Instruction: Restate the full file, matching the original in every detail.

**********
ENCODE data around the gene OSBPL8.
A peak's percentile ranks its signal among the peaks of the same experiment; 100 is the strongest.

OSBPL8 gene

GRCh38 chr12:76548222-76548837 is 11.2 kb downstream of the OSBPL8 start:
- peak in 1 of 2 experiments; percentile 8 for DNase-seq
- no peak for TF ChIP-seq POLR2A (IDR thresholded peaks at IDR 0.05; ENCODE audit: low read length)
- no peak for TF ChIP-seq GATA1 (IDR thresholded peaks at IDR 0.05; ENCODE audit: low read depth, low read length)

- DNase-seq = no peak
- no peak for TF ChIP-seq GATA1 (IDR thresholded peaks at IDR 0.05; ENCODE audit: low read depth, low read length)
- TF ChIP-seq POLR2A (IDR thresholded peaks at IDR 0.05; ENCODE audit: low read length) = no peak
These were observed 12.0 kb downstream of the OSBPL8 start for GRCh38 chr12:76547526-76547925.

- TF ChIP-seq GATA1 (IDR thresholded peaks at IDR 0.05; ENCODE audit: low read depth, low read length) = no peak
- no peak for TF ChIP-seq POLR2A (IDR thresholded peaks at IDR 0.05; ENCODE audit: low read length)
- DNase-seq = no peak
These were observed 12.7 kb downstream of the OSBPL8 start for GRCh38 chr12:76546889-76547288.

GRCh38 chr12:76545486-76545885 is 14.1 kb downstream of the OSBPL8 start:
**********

ENCODE data around the gene OSBPL8.
A peak's percentile ranks its signal among the peaks of the same experiment; 100 is the strongest.

OSBPL8 gene

GRCh38 chr12:76548222-76548837 is 11.2 kb downstream of the OSBPL8 start:
- peak in 1 of 2 experiments; percentile 8 for DNase-seq
- no peak for TF ChIP-seq POLR2A (IDR thresholded peaks at IDR 0.05; ENCODE audit: low read length)
- no peak for TF ChIP-seq GATA1 (IDR thresholded peaks at IDR 0.05; ENCODE audit: low read depth, low read length)

- DNase-seq = no peak
- no peak for TF ChIP-seq GATA1 (IDR thresholded peaks at IDR 0.05; ENCODE audit: low read depth, low read length)
- TF ChIP-seq POLR2A (IDR thresholded peaks at IDR 0.05; ENCODE audit: low read length) = no peak
These were observed 12.0 kb downstream of the OSBPL8 start for GRCh38 chr12:76547526-76547925.

- TF ChIP-seq GATA1 (IDR thresholded peaks at IDR 0.05; ENCODE audit: low read depth, low read length) = no peak
- no peak for TF ChIP-seq POLR2A (IDR thresholded peaks at IDR 0.05; ENCODE audit: low read length)
- DNase-seq = no peak
These were observed 12.7 kb downstream of the OSBPL8 start for GRCh38 chr12:76546889-76547288.

GRCh38 chr12:76545486-76545885 is 14.1 kb downstream of the OSBPL8 start: